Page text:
Researchers at La Trobe University are seeking volunteer research participants for a study about how occupational therapists understand and conceptualise challenging behaviour occurring in a school environment when they are working with children on the Autistic Spectrum. The study has received ethics approval (HEC20344).
The study might be a good fit for you if you:
- Have worked as an occupational therapist with primary school aged children on the Autistic Spectrum in Victoria
- Have at least one year’s experience in this area and no more than 18 months have passed since you worked in this area.
What would happen if I took part in the research study?
If you decide to take part in the research study, you would:
- Complete an interview in which background demographic and experience data will be obtained and your understanding of challenging behaviour in school aged children on the Autistic Spectrum is explored through a semi structured interview.
- The interview is expected to last up to 60 minutes and will occur online using zoom.
Interested in Participating?
Please contact Hilarie Kohn on email H.Kohn@Latrobe.edu.au to receive a participant information sheet
Enabling occupation among adults with behavioral disturbance living with acquired brain injury: A multiple case study exploration
Researchers at La Trobe University are seeking volunteer research participants to be involved in a study about how occupational therapists’ enable occupations among adults with behavioral disturbance living with acquired brain injury.
Would the research study be a good fit for me?
The study might be a good fit for you if:
- You are an occupational therapist
- Grade 1 year 4 and above
- Working in an adult subacute ABI setting in Australia
What would happen if I took part in the research study?
If you decide to take part in the research study, you would:
- Participate in an interview lasting up to 1 hour, via Zoom
Will I be paid to take part in the research study?
There are no additional costs associated with participation in this research study, nor will you be paid.
Who do I contact if I want more information or want to take part in the study?
If you would like more information or are interested in being part of the study, please contact:
Ana Brown, PhD candidate
School of allied health
0435 484 032
Ethics Approval Number:
This project closes in May 2021, view the Participant Information Statement and Consent form here.
The Role of Occupational Therapists in Forensic Solitary Confinement Nationally and Internationally'
Being in solitary confinement restricts engagement in meaningful activity and increases risk of suicide and/or self-harm for those already at risk. Internationally, occupational therapists provide care to people with mental health conditions in solitary confinement. A recent study of occupational therapists working in solitary confinement in Victoria, Australia, provided descriptions of intervention approaches, enablers and barriers to practice, and perspectives on how they manage the psychological stress of the environment. Due to a lack of published evidence, it is unclear how these descriptions compare with the practices and experiences of occupational therapists working in forensic solitary confinement in other states of Australia, and internationally. This study aims to clarify the roles, clinical reasoning, enablers and barriers, and coping strategies of occupational therapists working in forensic solitary confinement in Australia and internationally.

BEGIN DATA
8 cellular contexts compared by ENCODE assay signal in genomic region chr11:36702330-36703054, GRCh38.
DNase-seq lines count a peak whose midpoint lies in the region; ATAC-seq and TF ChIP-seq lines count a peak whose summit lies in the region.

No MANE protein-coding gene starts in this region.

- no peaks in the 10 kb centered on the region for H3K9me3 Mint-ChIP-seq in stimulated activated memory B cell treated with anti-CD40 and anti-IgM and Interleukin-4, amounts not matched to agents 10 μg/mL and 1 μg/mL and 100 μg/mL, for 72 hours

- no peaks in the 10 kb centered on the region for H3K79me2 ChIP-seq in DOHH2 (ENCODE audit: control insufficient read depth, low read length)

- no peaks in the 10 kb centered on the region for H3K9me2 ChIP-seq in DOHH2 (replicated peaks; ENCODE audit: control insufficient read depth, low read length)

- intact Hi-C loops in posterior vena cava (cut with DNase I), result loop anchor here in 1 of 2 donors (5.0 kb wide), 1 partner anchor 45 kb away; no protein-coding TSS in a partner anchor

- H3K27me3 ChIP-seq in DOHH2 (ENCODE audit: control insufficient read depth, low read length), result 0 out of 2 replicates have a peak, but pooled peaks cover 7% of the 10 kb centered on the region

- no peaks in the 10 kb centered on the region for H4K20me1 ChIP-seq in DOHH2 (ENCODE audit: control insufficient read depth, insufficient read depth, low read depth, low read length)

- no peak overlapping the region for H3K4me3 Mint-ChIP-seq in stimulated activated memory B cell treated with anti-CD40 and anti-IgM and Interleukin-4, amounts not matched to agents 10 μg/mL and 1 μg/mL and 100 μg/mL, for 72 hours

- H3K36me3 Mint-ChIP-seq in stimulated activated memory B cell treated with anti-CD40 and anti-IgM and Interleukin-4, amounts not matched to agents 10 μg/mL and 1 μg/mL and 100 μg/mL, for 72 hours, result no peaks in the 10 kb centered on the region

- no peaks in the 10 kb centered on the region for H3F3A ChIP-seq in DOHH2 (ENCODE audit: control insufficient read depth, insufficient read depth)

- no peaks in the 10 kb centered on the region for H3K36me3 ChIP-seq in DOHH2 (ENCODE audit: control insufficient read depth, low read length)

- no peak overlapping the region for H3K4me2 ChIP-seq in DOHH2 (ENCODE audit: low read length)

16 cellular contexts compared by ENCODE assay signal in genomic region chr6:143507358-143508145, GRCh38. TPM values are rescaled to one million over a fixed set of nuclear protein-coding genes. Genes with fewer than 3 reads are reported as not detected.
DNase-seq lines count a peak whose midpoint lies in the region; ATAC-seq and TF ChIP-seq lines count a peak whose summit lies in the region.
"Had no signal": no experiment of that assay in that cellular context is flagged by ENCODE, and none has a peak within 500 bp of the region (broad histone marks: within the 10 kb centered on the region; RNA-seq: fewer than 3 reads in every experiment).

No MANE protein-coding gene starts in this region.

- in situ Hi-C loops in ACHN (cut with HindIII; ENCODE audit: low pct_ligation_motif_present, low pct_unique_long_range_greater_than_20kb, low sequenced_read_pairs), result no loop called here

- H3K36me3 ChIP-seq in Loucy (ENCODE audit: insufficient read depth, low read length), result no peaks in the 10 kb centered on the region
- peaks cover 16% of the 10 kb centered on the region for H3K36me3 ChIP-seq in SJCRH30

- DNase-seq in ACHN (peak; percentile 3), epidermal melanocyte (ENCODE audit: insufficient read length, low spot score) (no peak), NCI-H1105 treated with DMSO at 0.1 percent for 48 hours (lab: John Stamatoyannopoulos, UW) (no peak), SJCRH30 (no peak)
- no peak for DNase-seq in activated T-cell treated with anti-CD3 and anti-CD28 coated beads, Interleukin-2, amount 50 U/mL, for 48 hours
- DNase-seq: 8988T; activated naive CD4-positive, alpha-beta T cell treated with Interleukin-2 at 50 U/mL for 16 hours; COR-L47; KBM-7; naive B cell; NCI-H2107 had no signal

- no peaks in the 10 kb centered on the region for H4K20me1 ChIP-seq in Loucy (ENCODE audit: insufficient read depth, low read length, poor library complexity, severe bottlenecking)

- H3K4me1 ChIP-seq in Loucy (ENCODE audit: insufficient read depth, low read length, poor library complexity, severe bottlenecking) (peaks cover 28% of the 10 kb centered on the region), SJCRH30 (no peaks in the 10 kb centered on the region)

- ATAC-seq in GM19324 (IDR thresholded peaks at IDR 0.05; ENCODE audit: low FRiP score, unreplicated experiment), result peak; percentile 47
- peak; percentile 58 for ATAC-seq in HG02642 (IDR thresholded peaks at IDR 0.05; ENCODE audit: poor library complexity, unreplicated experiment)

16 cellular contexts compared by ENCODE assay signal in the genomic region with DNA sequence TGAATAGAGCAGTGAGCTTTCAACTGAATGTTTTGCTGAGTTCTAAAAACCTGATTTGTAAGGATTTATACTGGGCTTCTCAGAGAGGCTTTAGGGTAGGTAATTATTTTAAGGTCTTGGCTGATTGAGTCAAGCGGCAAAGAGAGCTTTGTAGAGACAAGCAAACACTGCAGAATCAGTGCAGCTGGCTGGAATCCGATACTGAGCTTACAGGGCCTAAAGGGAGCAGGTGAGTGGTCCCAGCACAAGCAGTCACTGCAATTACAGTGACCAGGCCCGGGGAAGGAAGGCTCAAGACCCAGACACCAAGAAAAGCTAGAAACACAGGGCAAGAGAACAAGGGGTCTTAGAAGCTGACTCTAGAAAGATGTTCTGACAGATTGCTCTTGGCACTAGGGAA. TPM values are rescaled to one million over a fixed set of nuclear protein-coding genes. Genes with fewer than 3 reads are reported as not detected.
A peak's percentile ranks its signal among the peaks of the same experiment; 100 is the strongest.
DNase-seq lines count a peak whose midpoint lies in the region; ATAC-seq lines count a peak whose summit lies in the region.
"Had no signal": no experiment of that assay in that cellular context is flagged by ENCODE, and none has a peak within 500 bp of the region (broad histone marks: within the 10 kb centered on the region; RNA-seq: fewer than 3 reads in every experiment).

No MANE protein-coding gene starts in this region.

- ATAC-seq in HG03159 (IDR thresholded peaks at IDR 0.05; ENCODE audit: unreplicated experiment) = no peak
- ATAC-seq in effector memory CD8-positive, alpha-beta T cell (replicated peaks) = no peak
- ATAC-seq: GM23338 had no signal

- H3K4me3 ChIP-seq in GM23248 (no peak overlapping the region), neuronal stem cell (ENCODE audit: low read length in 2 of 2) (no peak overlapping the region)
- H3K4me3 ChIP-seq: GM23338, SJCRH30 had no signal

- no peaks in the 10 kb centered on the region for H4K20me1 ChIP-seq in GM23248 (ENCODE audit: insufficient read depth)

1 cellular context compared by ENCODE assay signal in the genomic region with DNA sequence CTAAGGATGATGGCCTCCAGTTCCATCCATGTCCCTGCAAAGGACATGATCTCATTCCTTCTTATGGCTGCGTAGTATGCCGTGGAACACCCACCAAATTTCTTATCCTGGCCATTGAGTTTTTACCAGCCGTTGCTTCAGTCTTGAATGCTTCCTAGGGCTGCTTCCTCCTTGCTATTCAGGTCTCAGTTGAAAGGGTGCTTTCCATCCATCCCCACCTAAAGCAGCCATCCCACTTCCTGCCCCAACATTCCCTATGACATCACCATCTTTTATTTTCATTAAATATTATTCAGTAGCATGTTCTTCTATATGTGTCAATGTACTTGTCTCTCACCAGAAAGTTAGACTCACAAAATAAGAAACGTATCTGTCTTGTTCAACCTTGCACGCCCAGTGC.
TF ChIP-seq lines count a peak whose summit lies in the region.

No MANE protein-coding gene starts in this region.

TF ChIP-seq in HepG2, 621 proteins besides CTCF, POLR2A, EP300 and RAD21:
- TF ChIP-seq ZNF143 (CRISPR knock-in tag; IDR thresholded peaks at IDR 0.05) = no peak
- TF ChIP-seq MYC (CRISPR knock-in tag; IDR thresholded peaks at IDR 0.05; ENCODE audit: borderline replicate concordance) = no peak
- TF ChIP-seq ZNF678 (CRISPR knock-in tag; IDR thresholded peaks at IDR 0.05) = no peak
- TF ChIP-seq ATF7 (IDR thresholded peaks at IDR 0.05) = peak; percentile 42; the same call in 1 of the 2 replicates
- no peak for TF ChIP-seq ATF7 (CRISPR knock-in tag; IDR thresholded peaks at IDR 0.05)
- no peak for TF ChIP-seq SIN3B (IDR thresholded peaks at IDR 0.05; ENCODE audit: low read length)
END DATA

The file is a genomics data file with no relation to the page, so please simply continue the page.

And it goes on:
Principal researcher: Assoc. Prof. Annette Joosten Student researcher: Ellie Cassels Affiliated university: Australian Catholic University (ACU)
HREC reference number: 2019-346EAP (HREC approval attached)
Click here to participant information and view the letter and survey.
This survey seeks to understand the current levels of awareness and most pressing challenges facing professionals in supporting children’s mental health during their everyday practice.
In order to best meet the needs of the health, social and community services workers across a range of professions all over Australia, Emerging Minds, with our delivery partners, is conducting a national workforce survey. We believe this survey is the first of its kind and will give us a baseline measure for improving the way we support children’s mental health.
This survey is being conducted by Emerging Minds, as part of the National Workforce Centre for Child Mental Health. Funded by the Australian Government in recognition of the importance of prevention and early intervention for improving social and emotional wellbeing of children, Emerging Minds produces and provides access to high quality, free professional development learning, resources and implementation support.
Complete the 15 minute survey for your chance to win an iPad.
Take the survey <https://survey.zohopublic.com/zs/23CC5C>
This survey is being conducted by the Australian Government Department of Health. The survey seeks to understand what you would find most helpful and informative as we enter the next phase of the response to the Coronavirus Pandemic.
The survey is anonymous and will not collect personally identifying information. All analysis and reporting will be aggregated and no individual responses will be identified in reporting. All questions are voluntary. The survey will take approximately 5 minutes to complete.
Click here to complete the survey.
At Enable Lifecare we source & supply intelligent and useful assistive technology products around Australia.
We are passionate about sharing the clinical information and knowledge of these products to OTs to make equipment prescription that bit easier.
Please help us to know the best way of helping you by completing this survey.